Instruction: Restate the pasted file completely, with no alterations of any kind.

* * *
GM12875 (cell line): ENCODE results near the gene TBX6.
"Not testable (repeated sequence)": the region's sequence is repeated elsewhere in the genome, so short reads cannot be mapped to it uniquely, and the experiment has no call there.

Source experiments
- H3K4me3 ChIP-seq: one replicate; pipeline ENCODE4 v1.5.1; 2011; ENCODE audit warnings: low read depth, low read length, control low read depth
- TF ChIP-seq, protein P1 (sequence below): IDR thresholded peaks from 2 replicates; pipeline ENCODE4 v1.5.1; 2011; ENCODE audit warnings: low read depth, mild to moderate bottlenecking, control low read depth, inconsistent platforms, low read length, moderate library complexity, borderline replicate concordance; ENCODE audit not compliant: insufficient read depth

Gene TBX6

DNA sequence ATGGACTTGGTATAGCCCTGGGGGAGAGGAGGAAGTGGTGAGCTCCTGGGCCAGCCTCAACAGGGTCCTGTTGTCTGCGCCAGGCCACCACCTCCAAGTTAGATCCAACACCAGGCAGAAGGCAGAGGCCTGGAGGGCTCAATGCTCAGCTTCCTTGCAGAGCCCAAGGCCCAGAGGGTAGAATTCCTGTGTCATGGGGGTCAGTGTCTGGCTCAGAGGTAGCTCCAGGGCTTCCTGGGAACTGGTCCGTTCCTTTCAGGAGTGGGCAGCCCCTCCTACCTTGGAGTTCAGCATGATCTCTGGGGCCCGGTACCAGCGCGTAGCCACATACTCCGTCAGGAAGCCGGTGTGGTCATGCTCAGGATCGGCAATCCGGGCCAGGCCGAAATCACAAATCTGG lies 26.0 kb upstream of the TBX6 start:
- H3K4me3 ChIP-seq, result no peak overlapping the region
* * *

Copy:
GM12875 (cell line): ENCODE results near the gene TBX6.
"Not testable (repeated sequence)": the region's sequence is repeated elsewhere in the genome, so short reads cannot be mapped to it uniquely, and the experiment has no call there.

Source experiments
- H3K4me3 ChIP-seq: one replicate; pipeline ENCODE4 v1.5.1; 2011; ENCODE audit warnings: low read depth, low read length, control low read depth
- TF ChIP-seq, protein P1 (sequence below): IDR thresholded peaks from 2 replicates; pipeline ENCODE4 v1.5.1; 2011; ENCODE audit warnings: low read depth, mild to moderate bottlenecking, control low read depth, inconsistent platforms, low read length, moderate library complexity, borderline replicate concordance; ENCODE audit not compliant: insufficient read depth

Gene TBX6

DNA sequence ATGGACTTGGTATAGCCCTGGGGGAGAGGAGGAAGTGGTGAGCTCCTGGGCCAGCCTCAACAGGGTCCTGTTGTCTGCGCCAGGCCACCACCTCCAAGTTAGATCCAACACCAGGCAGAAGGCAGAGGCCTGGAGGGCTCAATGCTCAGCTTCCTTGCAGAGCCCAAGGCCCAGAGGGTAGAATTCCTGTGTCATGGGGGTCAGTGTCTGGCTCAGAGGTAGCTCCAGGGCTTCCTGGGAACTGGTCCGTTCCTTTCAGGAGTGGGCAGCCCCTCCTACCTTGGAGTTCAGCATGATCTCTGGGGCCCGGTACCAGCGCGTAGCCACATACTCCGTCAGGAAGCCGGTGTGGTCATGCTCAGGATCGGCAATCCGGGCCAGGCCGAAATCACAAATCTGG lies 26.0 kb upstream of the TBX6 start:
- H3K4me3 ChIP-seq, result no peak overlapping the region